Read our Kia Rio Review

4. Ford Fiesta

Ford’s entry-level model is the Fiesta, starting from $14,535 in the U.S. and $18,198 in Canada. Like other cars on the list, an all-new model is around the corner, which means great deals on the current version. As you can tell by now, the compact segment is a competitive one, but the Fiesta receives praise for being fun-to-drive, especially if you’re willing to splurge on the high-performance ST trim. However, it definitely wouldn’t hurt to be patient for the new model to arrive, unless you’re really looking for a good deal.

Read our Ford Fiesta vs. Nissan Versa Comparison

3. Chevrolet Spark

Chevy’s most affordable model is the Spark, which recently added an ‘Activ model to its lineup. But the standard Spark starts from $13,875 in the U.S. and is even cheaper in Canada with a starting price of $11,595. In our review of the Spark, we loved its low price, standard tech, and fun style, but could have done without the rough suspension and small rear seats. It’s also not very fast, but most subcompacts aren’t.

Read our Chevrolet Spark Review

2. Mitsubishi Mirage

You might be surprised to hear the Mitsubishi Mirage isn’t actually the cheapest car available today. But with a starting price of $13,860 in the U.S. and $14,148 in Canada, it’s not too far off. Unfortunately the Mirage is really only recommended for those looking for real good fuel economy and city agility, because the front seats are really uncomfortable and the driving experience is pretty terrible. In this instance, it may be worth it to pay a little more for something better.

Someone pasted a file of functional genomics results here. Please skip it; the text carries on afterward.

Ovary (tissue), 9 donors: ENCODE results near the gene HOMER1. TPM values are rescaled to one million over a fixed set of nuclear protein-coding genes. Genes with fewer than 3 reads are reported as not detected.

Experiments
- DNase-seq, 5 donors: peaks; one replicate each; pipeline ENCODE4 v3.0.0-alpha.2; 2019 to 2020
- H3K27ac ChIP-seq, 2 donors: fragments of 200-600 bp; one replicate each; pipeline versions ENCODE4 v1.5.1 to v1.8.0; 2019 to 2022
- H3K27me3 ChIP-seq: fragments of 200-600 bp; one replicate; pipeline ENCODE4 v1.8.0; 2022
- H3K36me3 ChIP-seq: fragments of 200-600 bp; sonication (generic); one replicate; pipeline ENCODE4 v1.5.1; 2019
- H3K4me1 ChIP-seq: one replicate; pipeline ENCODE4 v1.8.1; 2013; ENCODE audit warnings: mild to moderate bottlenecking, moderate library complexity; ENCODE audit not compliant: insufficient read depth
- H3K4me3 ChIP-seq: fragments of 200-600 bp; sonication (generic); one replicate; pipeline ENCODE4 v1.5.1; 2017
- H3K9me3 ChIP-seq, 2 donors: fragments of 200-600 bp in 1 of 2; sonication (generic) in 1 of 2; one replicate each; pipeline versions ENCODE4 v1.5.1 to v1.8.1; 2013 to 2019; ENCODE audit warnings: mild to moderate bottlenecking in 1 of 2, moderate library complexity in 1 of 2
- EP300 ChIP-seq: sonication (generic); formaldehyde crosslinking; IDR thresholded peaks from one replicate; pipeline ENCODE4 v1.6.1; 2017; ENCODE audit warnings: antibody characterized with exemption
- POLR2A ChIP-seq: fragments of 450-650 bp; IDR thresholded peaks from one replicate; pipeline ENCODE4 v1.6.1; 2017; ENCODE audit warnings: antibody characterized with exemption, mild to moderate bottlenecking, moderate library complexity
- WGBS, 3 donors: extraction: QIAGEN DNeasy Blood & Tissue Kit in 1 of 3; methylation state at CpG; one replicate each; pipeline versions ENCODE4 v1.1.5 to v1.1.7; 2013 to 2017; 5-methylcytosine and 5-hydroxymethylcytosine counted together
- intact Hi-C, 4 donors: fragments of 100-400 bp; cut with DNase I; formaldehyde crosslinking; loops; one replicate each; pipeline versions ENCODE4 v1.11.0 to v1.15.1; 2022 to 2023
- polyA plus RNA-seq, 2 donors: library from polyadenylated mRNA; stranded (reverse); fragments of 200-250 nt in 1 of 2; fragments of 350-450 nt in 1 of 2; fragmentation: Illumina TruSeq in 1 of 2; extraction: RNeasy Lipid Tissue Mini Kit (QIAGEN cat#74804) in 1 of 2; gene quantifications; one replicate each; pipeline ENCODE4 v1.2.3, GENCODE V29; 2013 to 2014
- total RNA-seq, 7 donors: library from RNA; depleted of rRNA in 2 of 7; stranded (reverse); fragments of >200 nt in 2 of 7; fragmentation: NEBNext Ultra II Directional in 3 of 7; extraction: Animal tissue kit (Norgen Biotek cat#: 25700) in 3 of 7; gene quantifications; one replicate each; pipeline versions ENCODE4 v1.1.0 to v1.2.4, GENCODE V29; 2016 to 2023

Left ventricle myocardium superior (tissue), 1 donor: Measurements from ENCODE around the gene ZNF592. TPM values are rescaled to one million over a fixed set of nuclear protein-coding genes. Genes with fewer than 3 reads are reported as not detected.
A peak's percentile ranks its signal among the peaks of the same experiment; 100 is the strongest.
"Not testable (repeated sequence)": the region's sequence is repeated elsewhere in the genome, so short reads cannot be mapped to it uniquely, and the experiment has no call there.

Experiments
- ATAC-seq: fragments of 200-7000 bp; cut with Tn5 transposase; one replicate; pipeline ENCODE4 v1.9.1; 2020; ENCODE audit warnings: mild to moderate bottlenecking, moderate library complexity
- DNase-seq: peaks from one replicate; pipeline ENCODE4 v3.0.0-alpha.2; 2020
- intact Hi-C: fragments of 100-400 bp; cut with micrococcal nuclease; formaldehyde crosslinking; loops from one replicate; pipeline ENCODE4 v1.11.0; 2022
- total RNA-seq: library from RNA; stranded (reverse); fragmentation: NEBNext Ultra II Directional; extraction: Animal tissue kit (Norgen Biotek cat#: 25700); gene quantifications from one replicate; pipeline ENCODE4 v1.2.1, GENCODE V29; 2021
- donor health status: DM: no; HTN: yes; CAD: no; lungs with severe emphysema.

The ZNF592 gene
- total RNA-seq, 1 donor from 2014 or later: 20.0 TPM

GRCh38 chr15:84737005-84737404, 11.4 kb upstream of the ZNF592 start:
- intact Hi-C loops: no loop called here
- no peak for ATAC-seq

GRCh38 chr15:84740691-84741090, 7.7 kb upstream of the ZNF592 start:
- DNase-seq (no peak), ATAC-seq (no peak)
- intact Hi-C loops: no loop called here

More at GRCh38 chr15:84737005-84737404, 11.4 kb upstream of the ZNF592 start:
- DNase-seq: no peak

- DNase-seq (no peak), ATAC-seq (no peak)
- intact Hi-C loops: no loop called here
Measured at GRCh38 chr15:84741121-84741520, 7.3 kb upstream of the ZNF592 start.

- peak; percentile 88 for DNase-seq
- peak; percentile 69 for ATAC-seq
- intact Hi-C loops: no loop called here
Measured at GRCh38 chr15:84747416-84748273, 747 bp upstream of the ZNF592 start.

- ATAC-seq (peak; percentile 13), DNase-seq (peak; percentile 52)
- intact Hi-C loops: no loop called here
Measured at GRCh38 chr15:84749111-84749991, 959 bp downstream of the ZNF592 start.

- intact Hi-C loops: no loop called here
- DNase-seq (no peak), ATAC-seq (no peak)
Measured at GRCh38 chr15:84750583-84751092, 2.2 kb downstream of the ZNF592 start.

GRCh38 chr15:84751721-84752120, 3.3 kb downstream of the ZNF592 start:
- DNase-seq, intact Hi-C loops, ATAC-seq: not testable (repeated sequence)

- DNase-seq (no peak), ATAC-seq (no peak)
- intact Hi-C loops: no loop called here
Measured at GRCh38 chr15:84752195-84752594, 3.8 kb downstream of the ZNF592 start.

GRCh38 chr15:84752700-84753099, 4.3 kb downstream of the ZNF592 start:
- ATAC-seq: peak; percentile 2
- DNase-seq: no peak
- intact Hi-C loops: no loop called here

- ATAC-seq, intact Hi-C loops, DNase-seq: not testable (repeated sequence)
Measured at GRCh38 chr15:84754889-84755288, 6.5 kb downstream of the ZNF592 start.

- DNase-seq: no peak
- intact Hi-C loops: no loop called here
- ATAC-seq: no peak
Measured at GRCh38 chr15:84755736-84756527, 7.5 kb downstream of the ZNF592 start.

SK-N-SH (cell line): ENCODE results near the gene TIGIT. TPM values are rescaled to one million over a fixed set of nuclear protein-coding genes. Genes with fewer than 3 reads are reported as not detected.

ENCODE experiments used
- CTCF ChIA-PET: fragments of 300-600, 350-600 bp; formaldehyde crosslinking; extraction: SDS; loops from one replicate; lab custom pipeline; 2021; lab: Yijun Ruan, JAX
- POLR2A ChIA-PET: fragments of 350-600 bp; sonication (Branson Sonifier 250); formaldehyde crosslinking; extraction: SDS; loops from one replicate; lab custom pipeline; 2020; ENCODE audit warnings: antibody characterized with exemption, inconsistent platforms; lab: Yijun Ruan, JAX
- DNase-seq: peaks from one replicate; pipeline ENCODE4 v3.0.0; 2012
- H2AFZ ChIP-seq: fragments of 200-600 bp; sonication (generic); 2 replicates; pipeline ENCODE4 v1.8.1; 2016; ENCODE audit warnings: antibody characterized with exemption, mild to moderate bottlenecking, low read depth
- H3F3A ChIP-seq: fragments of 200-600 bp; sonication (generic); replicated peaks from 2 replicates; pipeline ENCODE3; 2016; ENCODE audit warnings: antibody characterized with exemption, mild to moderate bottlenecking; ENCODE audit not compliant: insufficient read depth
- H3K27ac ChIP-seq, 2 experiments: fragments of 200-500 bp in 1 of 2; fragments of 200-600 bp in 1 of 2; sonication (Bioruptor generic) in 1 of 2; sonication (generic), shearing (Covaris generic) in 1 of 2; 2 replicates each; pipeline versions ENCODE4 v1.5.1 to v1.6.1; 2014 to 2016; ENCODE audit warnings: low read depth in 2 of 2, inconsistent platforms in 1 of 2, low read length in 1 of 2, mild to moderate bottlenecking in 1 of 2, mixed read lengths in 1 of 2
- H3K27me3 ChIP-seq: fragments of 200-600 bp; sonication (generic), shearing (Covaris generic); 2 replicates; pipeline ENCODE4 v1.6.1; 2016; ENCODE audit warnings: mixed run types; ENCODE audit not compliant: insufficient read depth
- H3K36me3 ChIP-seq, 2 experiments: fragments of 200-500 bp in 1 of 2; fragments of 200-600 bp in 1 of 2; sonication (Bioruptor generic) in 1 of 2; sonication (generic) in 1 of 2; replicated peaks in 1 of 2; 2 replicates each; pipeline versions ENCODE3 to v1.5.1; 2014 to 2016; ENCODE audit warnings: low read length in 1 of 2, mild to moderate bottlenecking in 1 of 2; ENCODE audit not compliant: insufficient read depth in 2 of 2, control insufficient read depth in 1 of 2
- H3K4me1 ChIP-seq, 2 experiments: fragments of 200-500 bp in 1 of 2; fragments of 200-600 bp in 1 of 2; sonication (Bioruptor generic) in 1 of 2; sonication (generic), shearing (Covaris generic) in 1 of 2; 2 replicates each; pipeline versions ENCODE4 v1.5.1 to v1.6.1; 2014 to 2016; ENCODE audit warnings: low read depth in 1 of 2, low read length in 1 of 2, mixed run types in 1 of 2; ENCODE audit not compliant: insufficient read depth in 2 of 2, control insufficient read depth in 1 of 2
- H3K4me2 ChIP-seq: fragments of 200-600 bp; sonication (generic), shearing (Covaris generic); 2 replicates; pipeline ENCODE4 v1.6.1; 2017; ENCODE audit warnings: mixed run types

Read our Mitsubishi Mirage Review (Watch the video!!!)

1. Nissan Versa Sedan / Nissan Micra

The cheapest car available in the U.S. is the Nissan Versa Sedan, starting from just $12,855. However, the Versa Sedan isn’t available for Canadians – instead, there’s the Nissan Micra starting from $11,588. Surprisingly, the Versa Sedan is not too terrible to drive and its interior is quite roomy for the price. It does however, have a noisy engine and indifferent steering. As for the Micra, it’s spacious for its size but you may be left wondering why its fuel economy isn’t any better. The quality, fit, and finish of the Micra is a bit questionable, and it does wander in the wind a bit, but overall it’s a fun little car.

Read our Nissan Versa Sedan Review

Read our Nissan Micra Review

Jason Siu
Jason Siu

Jason Siu began his career in automotive journalism in 2003 with Modified Magazine, a property previously held by VerticalScope. As the West Coast Editor, he played a pivotal role while also extending his expertise to Modified Luxury & Exotics and Modified Mustangs. Beyond his editorial work, Jason authored two notable Cartech books. His tenure at saw him immersed in the daily news cycle, yet his passion for hands-on evaluation led him to focus on testing and product reviews, offering well-rounded recommendations to AutoGuide readers. Currently, as the Content Director for VerticalScope, Jason spearheads the content strategy for an array of online publications, a role that has him at the helm of ensuring quality and consistency across the board.

More by Jason Siu

Join the conversation
  • K.C. K.C. on Jun 07, 2017

    I think the best values including rebates are: $14,000 Chevrolet Cruze, Hyundai Elantra, Kia Forte $14,500 Hyundai Elantra GT $15,000 Chevrolet Trax, Kia Soul, VW Jetta $16,000 Hyundai Sonata, Toyota Yaris iA

  • Lambo9871 Lambo9871 on Jun 08, 2017

    Still not as cheap as the garbage bin on wheels the Tata Nano.